A Guide to Painless Gardening

It's almost fall, and the lure of getting back in the garden is quite irresistible. Invigorated by all that balmy fresh air, you spend the first sunny day digging, planting, lifting, and hauling. The next morning, you pay.

A Guide to Painless Gardening t fall, and the lure of getting back in the garden is quite irresistible. Invigorated by all that balmy fresh air, you spend the first sunny day digging, planting, lifting, and hauling. The next morning, you pay.

Your thighs quiver. Your back tightens with every step. Even your wrists are sore when you bend them.

You forget about it every year when you go out for the first time. But there I am every year; bending at the waist, doing the crab walk to move to the next spot. After a few hours I need a crane to straighten up, and then I'm out of commission for the next three days.

Gardeners reap more than flowers, in a bad way.

There's a reason for all those aches and pains. Gardening is a great workout. It exercises all your major muscle groups and helps tone your body.

If you garden regularly, you can expect to get stronger, increase your range of motion, and become more limber.

Gardening is counted toward the Centers for Disease Control's (CDC) recommendation to get a cumulative 30 minutes or more of moderate exercise every day, and not more. Gardening--defined by the CDC as weeding, trimming, and raking--burns roughly 500 calories an hour for men and about 350 calories an hour for women.

Besides adding to your overall physical fitness, tilling the soil can help reduce your risk of heart disease, stroke, diabetes, and other chronic ailments. A University of Washington study found that people who walked or gardened for at least one hour a week lowered their risk of heart attack by 66 percent compared to those who did not exercise at all.

Sow an injury-free workout, But just as any sport can cause injury, so can the twisting, turning, and bending that gardening requires. If you don't prepare your body, you can expect aches, pains, and stiffness. This is particularly true if both you and your garden are just returning from a long winter's nap.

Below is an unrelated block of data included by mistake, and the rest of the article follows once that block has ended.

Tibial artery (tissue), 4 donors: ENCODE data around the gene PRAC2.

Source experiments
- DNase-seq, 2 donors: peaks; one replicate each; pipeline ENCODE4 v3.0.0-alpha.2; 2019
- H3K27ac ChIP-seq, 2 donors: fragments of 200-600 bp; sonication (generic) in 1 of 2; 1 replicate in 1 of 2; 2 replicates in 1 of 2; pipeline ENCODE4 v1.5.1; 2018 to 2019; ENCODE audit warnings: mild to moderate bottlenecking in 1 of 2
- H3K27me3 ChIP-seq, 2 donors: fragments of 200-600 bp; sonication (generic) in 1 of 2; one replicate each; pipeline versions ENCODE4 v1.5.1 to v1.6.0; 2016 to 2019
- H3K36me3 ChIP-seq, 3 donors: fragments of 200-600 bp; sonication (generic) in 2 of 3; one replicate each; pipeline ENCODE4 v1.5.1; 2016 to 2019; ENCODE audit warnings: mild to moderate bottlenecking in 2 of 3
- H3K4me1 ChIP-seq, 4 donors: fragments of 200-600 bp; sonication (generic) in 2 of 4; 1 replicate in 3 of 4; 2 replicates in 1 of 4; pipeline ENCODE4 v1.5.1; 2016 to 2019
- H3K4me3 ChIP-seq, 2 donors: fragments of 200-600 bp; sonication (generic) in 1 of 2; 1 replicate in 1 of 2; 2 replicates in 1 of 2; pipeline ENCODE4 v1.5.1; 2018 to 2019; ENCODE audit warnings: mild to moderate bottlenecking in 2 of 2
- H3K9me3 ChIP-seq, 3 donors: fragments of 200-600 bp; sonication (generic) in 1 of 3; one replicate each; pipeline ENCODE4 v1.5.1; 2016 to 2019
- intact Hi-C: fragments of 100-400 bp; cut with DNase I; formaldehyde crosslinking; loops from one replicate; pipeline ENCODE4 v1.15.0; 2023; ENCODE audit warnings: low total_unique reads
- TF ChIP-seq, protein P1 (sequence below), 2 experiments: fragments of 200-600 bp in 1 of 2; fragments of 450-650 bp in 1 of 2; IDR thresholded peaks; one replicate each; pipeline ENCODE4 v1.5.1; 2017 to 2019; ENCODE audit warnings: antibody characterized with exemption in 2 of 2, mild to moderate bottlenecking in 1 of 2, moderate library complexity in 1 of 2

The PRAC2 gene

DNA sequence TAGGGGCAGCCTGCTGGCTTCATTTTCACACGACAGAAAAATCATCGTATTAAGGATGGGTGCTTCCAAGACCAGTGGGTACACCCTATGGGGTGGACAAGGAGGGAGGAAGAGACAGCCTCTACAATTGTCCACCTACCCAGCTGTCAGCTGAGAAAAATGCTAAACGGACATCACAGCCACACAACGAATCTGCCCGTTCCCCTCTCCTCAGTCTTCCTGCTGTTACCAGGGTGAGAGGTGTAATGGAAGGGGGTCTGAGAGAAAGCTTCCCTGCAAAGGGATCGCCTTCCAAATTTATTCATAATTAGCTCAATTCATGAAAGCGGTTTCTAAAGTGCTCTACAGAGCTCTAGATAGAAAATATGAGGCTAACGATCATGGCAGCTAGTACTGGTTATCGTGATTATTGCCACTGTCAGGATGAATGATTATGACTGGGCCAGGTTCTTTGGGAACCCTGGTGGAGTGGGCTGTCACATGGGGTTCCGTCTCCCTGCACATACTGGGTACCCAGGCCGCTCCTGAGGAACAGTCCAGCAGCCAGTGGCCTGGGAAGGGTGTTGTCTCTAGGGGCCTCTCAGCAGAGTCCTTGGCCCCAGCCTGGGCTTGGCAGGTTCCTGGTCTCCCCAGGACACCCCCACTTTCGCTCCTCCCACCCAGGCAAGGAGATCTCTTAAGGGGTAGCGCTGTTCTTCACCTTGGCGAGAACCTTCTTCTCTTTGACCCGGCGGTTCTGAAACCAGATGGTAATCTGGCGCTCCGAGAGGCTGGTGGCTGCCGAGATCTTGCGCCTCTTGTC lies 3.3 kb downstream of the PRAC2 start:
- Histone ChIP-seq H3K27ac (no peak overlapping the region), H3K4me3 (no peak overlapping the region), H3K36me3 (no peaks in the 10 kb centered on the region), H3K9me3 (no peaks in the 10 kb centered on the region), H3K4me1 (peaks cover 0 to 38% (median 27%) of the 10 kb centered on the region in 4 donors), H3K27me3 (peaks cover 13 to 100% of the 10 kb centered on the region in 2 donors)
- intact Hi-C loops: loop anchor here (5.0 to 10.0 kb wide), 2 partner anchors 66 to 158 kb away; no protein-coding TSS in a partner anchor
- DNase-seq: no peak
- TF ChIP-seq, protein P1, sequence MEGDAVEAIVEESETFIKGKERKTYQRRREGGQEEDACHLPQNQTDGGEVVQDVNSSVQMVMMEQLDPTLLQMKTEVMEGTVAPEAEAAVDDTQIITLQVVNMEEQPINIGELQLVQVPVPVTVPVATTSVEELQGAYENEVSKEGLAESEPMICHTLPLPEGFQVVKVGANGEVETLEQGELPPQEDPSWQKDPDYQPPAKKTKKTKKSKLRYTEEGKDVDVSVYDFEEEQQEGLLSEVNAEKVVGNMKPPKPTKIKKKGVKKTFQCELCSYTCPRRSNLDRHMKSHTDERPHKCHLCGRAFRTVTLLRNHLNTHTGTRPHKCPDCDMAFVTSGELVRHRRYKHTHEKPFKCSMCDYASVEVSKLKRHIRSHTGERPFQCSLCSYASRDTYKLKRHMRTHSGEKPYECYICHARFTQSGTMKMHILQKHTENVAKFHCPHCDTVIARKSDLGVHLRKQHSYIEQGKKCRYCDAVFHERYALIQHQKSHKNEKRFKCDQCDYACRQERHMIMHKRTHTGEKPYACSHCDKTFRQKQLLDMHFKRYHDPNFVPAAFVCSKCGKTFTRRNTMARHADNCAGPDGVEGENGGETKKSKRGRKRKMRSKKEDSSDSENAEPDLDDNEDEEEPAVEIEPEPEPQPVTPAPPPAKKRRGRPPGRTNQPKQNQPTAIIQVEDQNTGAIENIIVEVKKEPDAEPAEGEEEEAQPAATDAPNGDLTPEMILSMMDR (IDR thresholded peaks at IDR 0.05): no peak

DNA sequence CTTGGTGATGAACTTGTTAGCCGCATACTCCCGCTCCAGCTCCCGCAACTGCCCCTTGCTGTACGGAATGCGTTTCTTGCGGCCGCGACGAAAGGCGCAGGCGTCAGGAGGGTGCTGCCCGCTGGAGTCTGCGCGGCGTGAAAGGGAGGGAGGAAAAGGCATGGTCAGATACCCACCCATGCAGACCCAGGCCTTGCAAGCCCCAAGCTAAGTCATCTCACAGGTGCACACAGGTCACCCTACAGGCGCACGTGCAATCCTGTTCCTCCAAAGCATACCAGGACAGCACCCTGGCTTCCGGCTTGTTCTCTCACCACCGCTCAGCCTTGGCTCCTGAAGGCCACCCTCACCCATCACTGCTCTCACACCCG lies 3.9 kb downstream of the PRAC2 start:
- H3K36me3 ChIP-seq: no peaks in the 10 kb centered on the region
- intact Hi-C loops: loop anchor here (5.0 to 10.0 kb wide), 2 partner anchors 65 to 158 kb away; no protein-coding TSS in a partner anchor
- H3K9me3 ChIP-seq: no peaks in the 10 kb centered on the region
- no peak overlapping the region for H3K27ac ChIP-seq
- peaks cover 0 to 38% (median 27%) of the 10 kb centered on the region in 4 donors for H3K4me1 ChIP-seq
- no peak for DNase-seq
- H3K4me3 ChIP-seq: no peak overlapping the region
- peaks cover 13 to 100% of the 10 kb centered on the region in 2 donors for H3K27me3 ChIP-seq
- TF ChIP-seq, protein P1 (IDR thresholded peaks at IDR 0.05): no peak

As with all activities, you have to warm up and stretchMost people don't stretch first, and that's job security for guys like me.

Everyone, from the well-spudded couch potato to the seasoned athlete, should warm up before gardening.

Pain-free gardening.

Here are some basic tips:

Here are some more tips for pain-free gardening:

Fertilizer for the soul. Besides being good for your body, gardening can lift your spirit as you revel in the sights, smells, and sounds of nature. Research shows that just viewing plants and trees makes people feel better, says Joel Flagler, a registered horticultural therapist at Rutgers, The State University of New Jersey. Getting your hands dirty results in even more positive benefits. "We're creatures that love to nurture, and the greatest satisfaction comes from watching something develop because of our care."

Whatever you do, try and keep outdoor endeavors light and carefree.

USE TOOLS WITHOUT INJURIES

The length of your gardening tools is key. Ideally, when you stand the tool with the head on the ground, the handle should reach your waist.

Here are some other tips:

Good luck in your quest for painful gardening!

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